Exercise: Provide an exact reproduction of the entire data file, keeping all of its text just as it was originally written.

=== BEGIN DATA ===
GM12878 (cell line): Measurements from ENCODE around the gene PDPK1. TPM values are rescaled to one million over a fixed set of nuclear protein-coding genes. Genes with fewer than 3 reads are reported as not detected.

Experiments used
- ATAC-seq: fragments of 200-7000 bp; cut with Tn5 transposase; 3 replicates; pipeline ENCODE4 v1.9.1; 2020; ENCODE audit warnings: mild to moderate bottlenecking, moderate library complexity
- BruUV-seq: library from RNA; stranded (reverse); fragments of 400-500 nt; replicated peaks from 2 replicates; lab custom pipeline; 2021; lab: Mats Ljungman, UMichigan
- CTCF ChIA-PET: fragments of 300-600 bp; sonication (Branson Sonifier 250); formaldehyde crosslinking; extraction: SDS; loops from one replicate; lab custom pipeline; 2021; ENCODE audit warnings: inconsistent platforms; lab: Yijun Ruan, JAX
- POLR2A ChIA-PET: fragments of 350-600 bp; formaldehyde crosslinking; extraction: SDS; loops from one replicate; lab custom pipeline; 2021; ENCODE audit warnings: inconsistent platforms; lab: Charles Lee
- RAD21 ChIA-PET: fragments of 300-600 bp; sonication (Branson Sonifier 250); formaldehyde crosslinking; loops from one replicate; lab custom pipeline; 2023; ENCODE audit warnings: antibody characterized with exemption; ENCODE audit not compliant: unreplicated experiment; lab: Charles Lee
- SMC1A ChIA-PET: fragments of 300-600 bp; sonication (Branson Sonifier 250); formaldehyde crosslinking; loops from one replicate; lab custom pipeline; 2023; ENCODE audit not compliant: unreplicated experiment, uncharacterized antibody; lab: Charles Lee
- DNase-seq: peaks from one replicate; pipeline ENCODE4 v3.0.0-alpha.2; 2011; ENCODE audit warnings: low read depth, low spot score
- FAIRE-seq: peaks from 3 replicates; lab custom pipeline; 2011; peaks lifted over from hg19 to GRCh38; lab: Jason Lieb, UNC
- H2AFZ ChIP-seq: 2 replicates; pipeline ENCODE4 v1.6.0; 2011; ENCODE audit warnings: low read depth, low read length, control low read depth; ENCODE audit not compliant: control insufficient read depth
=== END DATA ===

GM12878 (cell line): Measurements from ENCODE around the gene PDPK1. TPM values are rescaled to one million over a fixed set of nuclear protein-coding genes. Genes with fewer than 3 reads are reported as not detected.

Experiments used
- ATAC-seq: fragments of 200-7000 bp; cut with Tn5 transposase; 3 replicates; pipeline ENCODE4 v1.9.1; 2020; ENCODE audit warnings: mild to moderate bottlenecking, moderate library complexity
- BruUV-seq: library from RNA; stranded (reverse); fragments of 400-500 nt; replicated peaks from 2 replicates; lab custom pipeline; 2021; lab: Mats Ljungman, UMichigan
- CTCF ChIA-PET: fragments of 300-600 bp; sonication (Branson Sonifier 250); formaldehyde crosslinking; extraction: SDS; loops from one replicate; lab custom pipeline; 2021; ENCODE audit warnings: inconsistent platforms; lab: Yijun Ruan, JAX
- POLR2A ChIA-PET: fragments of 350-600 bp; formaldehyde crosslinking; extraction: SDS; loops from one replicate; lab custom pipeline; 2021; ENCODE audit warnings: inconsistent platforms; lab: Charles Lee
- RAD21 ChIA-PET: fragments of 300-600 bp; sonication (Branson Sonifier 250); formaldehyde crosslinking; loops from one replicate; lab custom pipeline; 2023; ENCODE audit warnings: antibody characterized with exemption; ENCODE audit not compliant: unreplicated experiment; lab: Charles Lee
- SMC1A ChIA-PET: fragments of 300-600 bp; sonication (Branson Sonifier 250); formaldehyde crosslinking; loops from one replicate; lab custom pipeline; 2023; ENCODE audit not compliant: unreplicated experiment, uncharacterized antibody; lab: Charles Lee
- DNase-seq: peaks from one replicate; pipeline ENCODE4 v3.0.0-alpha.2; 2011; ENCODE audit warnings: low read depth, low spot score
- FAIRE-seq: peaks from 3 replicates; lab custom pipeline; 2011; peaks lifted over from hg19 to GRCh38; lab: Jason Lieb, UNC
- H2AFZ ChIP-seq: 2 replicates; pipeline ENCODE4 v1.6.0; 2011; ENCODE audit warnings: low read depth, low read length, control low read depth; ENCODE audit not compliant: control insufficient read depth